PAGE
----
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Vodafone commits to connecting one million people living in digital poverty

Young children looking at a tablet

Vodafone is committed to tackling Digital Exclusion

As part of their long-term ambition to combat digital exclusion, Vodafone have committed to get one million people online by the end of 2022.

Delivered through a range of programmes such as the Great British Tech Appeal and Buy One, Give One they will be providing people in need with a SIM card loaded with 20GB of data plus free calls and texts each month for a full year. To ensure they go to those who need it most they will be distributed through the Trussell Trust's UK network of food bank centres. 

red hands made from blocks open as if to catch something

UK-wide campaign backed by Lions, England and Saracens rugby star, Maro Itoje:

Lions, England and Saracens Rugby Union star, Maro Itoje, will be partnering with Vodafone over the next three years to continue raising awareness of the digital divide and what can be done to tackle it.

“I’m extremely proud to be the ambassador for this brilliant new Vodafone initiative, helping give connectivity to many people in desperate need and raising awareness of this huge issue in our society,” said Maro.

“Vodafone’s work during the pandemic stood it apart – and it’s fantastic to see this work continuing with a long-term commitment to make this change for good and fix digital poverty together.”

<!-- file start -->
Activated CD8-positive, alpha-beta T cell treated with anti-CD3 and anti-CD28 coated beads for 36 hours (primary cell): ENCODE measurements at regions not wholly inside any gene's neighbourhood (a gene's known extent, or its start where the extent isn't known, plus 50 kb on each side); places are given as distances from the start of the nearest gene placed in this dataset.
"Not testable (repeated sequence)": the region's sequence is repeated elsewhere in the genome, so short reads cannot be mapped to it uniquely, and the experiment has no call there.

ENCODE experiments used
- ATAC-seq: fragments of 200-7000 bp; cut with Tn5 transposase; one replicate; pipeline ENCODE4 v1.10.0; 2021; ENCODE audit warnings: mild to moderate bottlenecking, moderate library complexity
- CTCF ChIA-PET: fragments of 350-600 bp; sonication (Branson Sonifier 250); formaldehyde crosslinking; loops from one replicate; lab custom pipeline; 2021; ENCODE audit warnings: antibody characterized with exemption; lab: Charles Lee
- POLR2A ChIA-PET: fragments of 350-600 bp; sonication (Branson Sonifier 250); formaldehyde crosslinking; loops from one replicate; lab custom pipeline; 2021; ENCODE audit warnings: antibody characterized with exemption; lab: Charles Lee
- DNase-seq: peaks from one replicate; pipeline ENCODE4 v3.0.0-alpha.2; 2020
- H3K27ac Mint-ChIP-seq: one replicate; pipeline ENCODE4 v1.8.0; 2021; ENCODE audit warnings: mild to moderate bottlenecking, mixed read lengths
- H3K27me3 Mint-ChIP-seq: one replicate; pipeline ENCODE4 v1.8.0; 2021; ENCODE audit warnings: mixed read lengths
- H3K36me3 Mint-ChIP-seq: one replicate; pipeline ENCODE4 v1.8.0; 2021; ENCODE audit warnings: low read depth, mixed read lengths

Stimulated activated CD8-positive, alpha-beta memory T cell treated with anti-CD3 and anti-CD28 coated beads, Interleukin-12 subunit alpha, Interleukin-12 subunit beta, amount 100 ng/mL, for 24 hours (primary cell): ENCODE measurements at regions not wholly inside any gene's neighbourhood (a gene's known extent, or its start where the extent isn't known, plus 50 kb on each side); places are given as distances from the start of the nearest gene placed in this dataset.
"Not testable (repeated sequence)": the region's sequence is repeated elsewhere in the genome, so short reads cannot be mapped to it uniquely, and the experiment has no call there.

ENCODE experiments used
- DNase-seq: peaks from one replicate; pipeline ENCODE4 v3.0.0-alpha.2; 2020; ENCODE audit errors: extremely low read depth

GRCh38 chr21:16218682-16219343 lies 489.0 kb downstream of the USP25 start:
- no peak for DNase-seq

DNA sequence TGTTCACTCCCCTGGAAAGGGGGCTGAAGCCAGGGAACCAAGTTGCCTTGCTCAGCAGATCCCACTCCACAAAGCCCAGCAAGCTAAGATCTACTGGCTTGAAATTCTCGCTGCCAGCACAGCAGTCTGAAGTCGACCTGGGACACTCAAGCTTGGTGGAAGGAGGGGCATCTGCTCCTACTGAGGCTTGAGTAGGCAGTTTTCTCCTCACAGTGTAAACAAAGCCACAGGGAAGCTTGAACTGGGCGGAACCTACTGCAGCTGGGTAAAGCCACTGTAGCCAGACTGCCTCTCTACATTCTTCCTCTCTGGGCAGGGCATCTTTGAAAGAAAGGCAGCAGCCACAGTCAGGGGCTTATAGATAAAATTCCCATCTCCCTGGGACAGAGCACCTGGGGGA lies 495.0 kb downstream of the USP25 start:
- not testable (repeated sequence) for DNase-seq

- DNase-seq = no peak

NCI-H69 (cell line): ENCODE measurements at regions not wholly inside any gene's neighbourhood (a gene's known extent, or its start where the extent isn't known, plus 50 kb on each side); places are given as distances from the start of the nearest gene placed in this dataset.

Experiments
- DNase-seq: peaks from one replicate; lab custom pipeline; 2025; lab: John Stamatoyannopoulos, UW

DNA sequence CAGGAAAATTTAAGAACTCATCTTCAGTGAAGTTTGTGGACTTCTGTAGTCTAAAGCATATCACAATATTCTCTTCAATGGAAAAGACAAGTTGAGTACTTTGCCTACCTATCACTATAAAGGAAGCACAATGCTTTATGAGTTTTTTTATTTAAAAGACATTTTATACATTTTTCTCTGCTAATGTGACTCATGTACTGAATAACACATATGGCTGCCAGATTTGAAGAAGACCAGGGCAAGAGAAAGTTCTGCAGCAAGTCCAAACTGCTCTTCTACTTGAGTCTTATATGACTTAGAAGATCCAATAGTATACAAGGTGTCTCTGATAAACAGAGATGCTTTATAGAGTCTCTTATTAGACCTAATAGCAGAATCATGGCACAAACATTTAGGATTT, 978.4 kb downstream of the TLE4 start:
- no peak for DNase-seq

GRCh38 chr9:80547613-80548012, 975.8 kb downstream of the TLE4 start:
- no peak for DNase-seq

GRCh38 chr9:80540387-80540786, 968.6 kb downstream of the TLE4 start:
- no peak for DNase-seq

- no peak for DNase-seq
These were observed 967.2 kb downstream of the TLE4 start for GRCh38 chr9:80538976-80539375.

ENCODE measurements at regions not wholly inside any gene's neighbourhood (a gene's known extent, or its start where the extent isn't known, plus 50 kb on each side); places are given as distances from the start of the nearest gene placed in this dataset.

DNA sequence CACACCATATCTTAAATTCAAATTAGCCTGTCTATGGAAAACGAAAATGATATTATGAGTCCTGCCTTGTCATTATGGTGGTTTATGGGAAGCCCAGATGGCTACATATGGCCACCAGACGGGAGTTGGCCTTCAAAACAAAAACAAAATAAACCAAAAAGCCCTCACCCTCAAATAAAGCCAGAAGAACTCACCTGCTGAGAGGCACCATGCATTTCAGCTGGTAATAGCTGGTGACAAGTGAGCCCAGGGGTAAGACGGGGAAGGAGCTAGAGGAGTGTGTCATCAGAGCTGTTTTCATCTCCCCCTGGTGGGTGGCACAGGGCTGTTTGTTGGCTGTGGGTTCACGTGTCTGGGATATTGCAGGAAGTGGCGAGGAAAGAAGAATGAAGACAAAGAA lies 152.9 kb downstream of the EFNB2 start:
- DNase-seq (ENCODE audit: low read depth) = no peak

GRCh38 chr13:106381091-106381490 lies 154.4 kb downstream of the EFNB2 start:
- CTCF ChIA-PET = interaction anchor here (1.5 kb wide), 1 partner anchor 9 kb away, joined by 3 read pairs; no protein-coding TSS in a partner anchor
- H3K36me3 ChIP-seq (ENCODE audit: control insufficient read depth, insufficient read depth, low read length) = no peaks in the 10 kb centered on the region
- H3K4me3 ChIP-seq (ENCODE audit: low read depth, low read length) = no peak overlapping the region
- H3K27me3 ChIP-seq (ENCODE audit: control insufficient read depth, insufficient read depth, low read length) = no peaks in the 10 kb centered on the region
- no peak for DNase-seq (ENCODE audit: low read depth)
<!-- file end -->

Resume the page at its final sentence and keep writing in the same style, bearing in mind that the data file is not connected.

The Trussell Trust, whose network distributed an unprecedented 2.5 million emergency food parcels over the last year, will use its 1,300 food bank centres across the UK to distribute the SIMs to people who could benefit most from the free connectivity. In the last five years, the need for food banks in the UK has risen by 128%, and research in 2020 found that 95% of people at food banks in The Trussell Trust network were destitute, meaning they were unable to afford to eat or stay warm and dry.

red logo that says buy one give one with a hand catching a SIM card

Connectivity is often a luxury these households cannot afford.

Ahmed Essam, Vodafone UK CEO, added: “Over the last year, people across the UK have realised just how important connectivity is, and the major role it plays in many aspects of our lives – work, play, education, healthcare and keeping in touch with those closest to us.

“We have supported many people since the start of the pandemic – the NHS, schoolchildren, people on Jobseeker’s Allowance.

“Today we are committing to helping one million more people get connected, and to developing the knowledge and confidence necessary in a society that increasingly demands a digital connection. Buy One, Give One puts tackling digital poverty, and doing the right thing, at the heart of our business.”

Emma Revie, Chief Executive of The Trussell Trust, said: “Over the last year, we’ve seen more people than ever struggling to afford the basics and forced to use food banks to get by. This isn’t right. We know households at food banks have, on average, only £57 a week after rent to cover their living costs, and one-in-five have no money coming in at all.

“In a society which depends on readily available internet connectivity to gain access to vital support, such as Universal Credit, having a smartphone isn’t a luxury – for many, it’s a lifeline.”

Vodafone tackles Digital Exclusion

About the author

Digital Everyone

The Digital Everyone project is part of Salford’s aim to become a Digital City, an ambition which forms part of our wider vision for a better, fairer Salford to improve resident’s lives.

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